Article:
For water, the 2011 emissions were 50,200,000 becquerels (50.2 MBq) of Cobalt 60 and “Other beta/gamma activity (excluding tritium)“, with tritium “Below Reporting Threshold“. In 2012 Cobalt 60 was at 53,600,000 becquerels (53.6MBq) and “Other Non Alpha-emitting Radionuclides” were 227,000,000 becquerels (227 MBq). The release of tritium in 2012 was 21,689,000,000 Becquerels (21,689 MBq), compared to “Below Reporting Threshold” in 2011. This is for the UK MoD’s Vulcan nuclear reactor test facility only, so excludes the emissions by Dounreay. It is worth noting, as well, that the 2013 radioactive emissions have still not been “agreed” and are therefore still unavailable. What good does the information do 2 years on? This lack of information is for the other Scottish nuclear facilities, as well. http://www.sepa.org.uk/air/process_industry_regulation/pollutant_release_inventory.aspx
Cobalt 60 seems to be a routine water emission from Vulcan and has actually been higher, in the past: “Cobalt has been discussed as a ‘salting’ element to add to nuclear weapons, to produce a cobalt bomb, an extremely ‘dirty’ weapon which would contaminate large areas with 60Co nuclear fallout, rendering them uninhabitable…” http://en.wikipedia.org/wiki/Cobalt-60 So how is emission of Cobalt 60 into water ok? Aren’t you glad you aren’t a salmon?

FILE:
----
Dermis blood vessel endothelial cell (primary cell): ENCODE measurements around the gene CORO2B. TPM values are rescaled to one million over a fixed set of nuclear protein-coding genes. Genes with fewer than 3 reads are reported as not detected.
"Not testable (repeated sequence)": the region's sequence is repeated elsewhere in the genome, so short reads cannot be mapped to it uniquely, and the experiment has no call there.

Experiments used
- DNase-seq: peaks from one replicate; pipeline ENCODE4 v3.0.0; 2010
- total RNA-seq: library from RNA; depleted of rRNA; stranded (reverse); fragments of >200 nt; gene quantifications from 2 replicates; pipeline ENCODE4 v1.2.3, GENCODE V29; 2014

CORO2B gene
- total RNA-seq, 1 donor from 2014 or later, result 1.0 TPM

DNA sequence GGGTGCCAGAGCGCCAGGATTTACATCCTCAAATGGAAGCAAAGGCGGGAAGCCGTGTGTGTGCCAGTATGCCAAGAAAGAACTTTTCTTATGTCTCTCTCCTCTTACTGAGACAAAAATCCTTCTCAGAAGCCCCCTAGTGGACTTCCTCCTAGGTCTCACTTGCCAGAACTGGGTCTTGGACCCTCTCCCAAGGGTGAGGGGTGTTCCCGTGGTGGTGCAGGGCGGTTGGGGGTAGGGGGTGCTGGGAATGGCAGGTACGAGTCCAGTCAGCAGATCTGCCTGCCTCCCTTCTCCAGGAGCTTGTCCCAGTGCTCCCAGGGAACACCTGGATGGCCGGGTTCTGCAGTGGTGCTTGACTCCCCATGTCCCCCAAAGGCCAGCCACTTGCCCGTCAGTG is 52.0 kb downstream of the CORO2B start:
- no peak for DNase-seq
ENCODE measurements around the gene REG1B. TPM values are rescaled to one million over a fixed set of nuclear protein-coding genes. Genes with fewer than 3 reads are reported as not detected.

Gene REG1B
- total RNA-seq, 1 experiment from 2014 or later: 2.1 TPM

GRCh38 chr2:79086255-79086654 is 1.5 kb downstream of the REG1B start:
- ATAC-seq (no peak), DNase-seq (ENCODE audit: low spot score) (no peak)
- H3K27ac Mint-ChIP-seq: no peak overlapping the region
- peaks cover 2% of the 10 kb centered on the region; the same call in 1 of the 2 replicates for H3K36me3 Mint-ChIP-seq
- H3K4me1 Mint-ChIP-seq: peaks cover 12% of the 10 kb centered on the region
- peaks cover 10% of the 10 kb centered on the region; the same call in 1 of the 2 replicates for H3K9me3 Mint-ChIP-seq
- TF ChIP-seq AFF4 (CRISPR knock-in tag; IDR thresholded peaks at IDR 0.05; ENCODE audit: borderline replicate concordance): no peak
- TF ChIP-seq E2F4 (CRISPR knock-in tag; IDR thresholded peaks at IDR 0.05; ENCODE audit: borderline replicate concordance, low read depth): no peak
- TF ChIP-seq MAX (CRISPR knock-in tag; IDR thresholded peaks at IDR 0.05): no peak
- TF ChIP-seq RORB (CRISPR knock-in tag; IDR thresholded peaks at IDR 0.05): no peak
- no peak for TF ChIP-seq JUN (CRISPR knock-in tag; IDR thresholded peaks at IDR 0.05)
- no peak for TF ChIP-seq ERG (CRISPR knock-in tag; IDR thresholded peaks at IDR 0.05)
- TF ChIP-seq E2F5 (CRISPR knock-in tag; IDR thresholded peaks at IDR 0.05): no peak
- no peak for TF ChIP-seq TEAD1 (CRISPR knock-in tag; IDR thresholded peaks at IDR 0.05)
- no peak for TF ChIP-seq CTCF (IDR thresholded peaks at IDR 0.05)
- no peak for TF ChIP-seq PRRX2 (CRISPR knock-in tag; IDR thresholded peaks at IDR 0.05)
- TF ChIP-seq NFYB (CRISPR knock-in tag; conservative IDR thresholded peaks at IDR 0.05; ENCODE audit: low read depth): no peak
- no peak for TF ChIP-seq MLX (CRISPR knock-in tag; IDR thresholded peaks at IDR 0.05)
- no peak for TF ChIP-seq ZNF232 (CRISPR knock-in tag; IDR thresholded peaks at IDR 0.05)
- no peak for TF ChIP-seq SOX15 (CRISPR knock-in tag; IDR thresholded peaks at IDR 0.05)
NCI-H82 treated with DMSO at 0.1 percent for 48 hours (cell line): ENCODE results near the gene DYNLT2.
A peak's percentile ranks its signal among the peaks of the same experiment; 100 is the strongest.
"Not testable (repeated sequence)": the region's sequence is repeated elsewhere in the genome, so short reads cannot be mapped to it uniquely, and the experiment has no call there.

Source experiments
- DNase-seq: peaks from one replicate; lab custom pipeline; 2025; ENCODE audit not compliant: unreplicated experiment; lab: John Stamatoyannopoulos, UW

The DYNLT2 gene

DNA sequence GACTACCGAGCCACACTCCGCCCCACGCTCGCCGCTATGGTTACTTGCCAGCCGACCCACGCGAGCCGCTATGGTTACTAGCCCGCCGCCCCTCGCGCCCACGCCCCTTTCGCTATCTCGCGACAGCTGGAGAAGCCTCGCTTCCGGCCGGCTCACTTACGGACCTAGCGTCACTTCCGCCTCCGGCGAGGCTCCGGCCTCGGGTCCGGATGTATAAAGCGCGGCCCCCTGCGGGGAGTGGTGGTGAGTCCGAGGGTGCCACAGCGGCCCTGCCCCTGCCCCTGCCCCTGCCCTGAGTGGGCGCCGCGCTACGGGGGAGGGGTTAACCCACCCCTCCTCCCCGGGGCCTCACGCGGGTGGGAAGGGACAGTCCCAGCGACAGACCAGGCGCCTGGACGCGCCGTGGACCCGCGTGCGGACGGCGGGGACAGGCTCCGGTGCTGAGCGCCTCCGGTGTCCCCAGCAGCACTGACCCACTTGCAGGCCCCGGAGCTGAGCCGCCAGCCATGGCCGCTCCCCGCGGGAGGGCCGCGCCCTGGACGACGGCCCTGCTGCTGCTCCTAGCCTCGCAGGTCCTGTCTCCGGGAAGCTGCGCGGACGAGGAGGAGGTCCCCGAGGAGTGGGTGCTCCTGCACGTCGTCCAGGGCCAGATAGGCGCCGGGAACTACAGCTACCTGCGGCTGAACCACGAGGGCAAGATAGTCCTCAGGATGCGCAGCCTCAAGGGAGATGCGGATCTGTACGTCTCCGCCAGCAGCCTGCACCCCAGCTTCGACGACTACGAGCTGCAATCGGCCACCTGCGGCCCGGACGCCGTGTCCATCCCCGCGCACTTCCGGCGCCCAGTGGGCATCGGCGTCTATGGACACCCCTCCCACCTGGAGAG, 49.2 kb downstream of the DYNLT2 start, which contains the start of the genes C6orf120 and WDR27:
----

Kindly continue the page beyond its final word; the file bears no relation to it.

Apparently the testing of nuclear reactors for submarines is not a perfectly safe operation either, or a) it would be well to the south and b) the “NRTE Vulcan: Off-Site Emergency Plan, Vulcan Plan – Public, April 2013” would not have a section on “Roles and Responsibilities of Orkney Islands Council,” which clearly shows that Orkney, about 30 miles away, could be badly impacted. They even mention the repercussions that this would have on Orkney tourism: http://www.highland.gov.uk/download/downloads/id/11650/vulcan_emergency_plan This suggests that something very serious could happen at Vulcan.
Nuclear submarine HMS Vanguard arrives back at HM Naval Base Clyde, Faslane, Scotland following a patrol; 2010, Photo by Tam McDonald UK Defence CPOA; This file is licensed under the Open Govt. Licence v1.0 http://www.nationalarchives.gov.uk/doc/open-government-licence/
This gives a great summary of the affair which has been dubbed “Vulcangate”:
“Statement On Incident At Vulcan Nuclear Test Establishment